London, July 5 (IANS) Researchers have identified an RNA molecule that helps cancer cells in growing opportunistically, offering scientists a new target for drug development.
The study showed that NEAT1, a non-coding RNA, plays an important role in the survival of highly dividing cells — and in particular of cancer cells.
These findings can help develop new drugs that target NEAT1, in order to kill cancer cells more effectively.
As a non-coding RNA, NEAT1 is not translated into a protein. It does, however, contribute to the formation of so-called ‘paraspeckles’, subnuclear particles that can be found in the cell nuclei of cancer cells.
The function of these particles has remained obscure. Although highly conserved through evolution, NEAT1 appears to be dispensable for normal embryonic development and adult life as mice lacking the non-coding RNA are viable and healthy.
“In our study, we have found that the expression of NEAT1 in the cell nucleus is regulated by p53. This protein plays an important role in protecting people against cancer and is known as ‘the guardian of the genome’,” Carmen Adriaens, PhD student at Flanders Institute for Biotechnology (VIB), KU Leuven, Leuven, Belgium.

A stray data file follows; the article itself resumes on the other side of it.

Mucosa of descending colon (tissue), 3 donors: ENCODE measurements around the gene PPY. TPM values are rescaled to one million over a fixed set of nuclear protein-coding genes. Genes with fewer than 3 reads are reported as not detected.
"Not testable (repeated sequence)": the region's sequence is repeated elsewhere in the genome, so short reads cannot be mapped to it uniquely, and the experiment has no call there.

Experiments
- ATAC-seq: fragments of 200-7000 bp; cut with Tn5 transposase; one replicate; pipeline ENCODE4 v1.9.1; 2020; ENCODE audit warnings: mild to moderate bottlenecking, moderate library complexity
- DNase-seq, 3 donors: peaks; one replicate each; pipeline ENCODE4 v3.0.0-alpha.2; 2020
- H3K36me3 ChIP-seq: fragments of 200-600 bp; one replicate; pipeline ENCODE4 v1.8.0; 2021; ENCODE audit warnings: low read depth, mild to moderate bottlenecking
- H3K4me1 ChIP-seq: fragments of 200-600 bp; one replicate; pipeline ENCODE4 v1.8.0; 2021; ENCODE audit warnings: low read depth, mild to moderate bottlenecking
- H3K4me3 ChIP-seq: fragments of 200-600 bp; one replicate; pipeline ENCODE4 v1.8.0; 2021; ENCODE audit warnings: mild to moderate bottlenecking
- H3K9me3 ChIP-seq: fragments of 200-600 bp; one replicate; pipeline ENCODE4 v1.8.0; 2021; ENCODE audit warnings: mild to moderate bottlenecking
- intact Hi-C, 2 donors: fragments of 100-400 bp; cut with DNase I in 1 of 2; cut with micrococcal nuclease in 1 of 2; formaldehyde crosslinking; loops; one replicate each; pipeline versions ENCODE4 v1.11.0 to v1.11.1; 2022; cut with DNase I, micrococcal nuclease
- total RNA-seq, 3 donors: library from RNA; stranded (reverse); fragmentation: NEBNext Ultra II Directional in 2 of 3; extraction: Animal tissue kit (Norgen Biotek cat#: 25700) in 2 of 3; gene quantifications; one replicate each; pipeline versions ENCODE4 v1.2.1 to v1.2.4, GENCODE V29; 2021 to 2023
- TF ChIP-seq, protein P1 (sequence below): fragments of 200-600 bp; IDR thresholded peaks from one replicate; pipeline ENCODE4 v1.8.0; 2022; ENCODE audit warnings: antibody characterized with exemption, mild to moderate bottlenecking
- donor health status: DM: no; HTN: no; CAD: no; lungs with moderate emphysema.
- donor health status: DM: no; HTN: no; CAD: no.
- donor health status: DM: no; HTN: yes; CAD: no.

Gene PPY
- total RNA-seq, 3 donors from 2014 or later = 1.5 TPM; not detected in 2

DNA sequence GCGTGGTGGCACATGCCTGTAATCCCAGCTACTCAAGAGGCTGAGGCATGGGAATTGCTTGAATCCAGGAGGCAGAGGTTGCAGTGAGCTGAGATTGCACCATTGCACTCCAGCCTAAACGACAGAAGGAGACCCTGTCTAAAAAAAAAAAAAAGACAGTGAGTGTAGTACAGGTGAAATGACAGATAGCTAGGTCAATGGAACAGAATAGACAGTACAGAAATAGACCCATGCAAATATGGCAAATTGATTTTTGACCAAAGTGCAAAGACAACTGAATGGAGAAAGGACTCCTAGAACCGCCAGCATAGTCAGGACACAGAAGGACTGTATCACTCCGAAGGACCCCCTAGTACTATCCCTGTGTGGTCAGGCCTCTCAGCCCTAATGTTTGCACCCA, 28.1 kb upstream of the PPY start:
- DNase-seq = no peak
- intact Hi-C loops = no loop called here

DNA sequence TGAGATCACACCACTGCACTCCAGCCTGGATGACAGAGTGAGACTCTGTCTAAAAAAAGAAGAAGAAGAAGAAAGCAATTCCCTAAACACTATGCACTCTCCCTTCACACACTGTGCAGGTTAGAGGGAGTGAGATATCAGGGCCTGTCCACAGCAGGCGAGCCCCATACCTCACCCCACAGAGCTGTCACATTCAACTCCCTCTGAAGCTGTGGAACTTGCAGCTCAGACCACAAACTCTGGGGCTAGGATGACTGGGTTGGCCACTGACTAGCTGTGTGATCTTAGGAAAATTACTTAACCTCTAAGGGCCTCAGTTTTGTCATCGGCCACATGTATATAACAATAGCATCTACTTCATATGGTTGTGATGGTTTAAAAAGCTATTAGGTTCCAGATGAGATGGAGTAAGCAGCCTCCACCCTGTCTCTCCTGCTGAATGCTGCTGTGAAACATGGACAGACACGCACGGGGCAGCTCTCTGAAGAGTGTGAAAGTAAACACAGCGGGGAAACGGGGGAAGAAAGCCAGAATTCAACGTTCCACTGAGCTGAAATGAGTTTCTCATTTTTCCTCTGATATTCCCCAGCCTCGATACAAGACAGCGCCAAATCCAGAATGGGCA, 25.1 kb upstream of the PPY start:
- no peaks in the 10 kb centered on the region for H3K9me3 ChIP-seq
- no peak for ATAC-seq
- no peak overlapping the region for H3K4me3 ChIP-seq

The researchers also found that NEAT1/paraspeckles are required for the survival of highly dividing cancer initiating cells and that mice lacking NEAT1 are protected from developing skin cancer.
This means that cancer cells can ‘hijack’ the survival principle of NEAT1 for their own good.
“We expected NEAT1 to be a tumor suppressor, since it is regulated by p53. Instead, it turned out that NEAT1 helps cancer cells in growing opportunistically,” Professor Jean-Christophe Marine from VIB-KU Leuven said.
“They use the survival mechanisms put in place by NEAT1 to survive standard chemotherapeutics. Our research shows that cancer cells die more effectively after removing NEAT1/paraspeckles from the cell nucleus. In other words: the loss of NEAT1 leads to increased chemosensitivity and cell death,” Marine explained.
The findings appeared in the journal Nature Medicine.
“Therefore, our findings can help develop new drugs targetting NEAT1 in order to kill cancer cells more effectively,” Marine said.